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Inheritance refers to property acquired through the laws of descent and distribution. Though sometimes used in reference to property acquired through a will, the legal meaning of inheritance includes only property that descends to an heir through intestacy, when a person has died intestate. Any part of a person’s estate not disposed of by a valid will or trust is overseen by a probate court following each state’s laws of intestate succession.

Generally, only a decedent’s spouse and relatives are entitled to an inheritance. A living spouse is usually entitled to the largest share of the estate, or the entirety if a decedent had no children. In the event a decedent had no living spouse, the estate is divided between surviving issue, either by right of representation or per capita. In the event a decedent had neither a living spouse nor any surviving issue, their estate would pass to the next closest relative or relatives, or to the state if no relative can be found.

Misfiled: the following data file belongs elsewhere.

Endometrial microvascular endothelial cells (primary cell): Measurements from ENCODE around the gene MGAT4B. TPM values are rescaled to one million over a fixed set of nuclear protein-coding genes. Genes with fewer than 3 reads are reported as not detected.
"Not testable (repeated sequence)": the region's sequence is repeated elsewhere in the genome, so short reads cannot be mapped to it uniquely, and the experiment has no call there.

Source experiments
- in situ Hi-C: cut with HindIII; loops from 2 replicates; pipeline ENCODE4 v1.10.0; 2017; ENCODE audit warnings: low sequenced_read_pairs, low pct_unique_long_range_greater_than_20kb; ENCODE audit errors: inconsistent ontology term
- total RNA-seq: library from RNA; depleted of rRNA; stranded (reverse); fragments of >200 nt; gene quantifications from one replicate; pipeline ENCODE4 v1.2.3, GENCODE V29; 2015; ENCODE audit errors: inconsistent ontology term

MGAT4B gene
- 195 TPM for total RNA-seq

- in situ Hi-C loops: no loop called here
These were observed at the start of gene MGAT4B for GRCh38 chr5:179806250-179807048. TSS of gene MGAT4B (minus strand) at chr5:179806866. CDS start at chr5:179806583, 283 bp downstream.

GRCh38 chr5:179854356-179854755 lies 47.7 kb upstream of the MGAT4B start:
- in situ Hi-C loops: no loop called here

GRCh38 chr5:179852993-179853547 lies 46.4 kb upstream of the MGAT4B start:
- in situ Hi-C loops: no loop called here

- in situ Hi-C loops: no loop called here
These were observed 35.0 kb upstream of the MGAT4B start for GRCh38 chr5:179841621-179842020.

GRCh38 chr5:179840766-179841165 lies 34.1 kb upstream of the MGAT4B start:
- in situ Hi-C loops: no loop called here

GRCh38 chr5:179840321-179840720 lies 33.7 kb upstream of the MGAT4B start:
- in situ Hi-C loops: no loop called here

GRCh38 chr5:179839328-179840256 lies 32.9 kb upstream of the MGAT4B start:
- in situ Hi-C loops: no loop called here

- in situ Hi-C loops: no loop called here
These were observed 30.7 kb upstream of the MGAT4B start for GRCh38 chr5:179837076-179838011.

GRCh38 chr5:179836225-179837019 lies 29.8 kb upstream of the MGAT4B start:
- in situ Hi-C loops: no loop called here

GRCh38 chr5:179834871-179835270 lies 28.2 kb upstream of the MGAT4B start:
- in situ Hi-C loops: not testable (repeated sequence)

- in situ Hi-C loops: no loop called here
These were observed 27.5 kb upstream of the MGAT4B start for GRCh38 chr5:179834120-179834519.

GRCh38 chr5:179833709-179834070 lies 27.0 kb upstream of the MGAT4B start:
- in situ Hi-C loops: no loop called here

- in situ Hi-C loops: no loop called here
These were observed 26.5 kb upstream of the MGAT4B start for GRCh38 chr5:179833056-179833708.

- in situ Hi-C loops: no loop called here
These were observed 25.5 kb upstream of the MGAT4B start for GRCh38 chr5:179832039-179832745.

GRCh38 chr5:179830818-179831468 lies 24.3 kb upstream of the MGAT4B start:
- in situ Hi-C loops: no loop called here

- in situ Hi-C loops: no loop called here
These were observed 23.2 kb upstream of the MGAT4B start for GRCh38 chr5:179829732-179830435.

Intestate succession laws vary from state to state. While who qualifies as a spouse or child–and thus entitled to an inheritance–is usually straightforward, there can be some variations, such as in states that recognize common law marriage or unadopted stepchildren as intestate heirs.

[Last updated in June of 2020 by the Wex Definitions Team]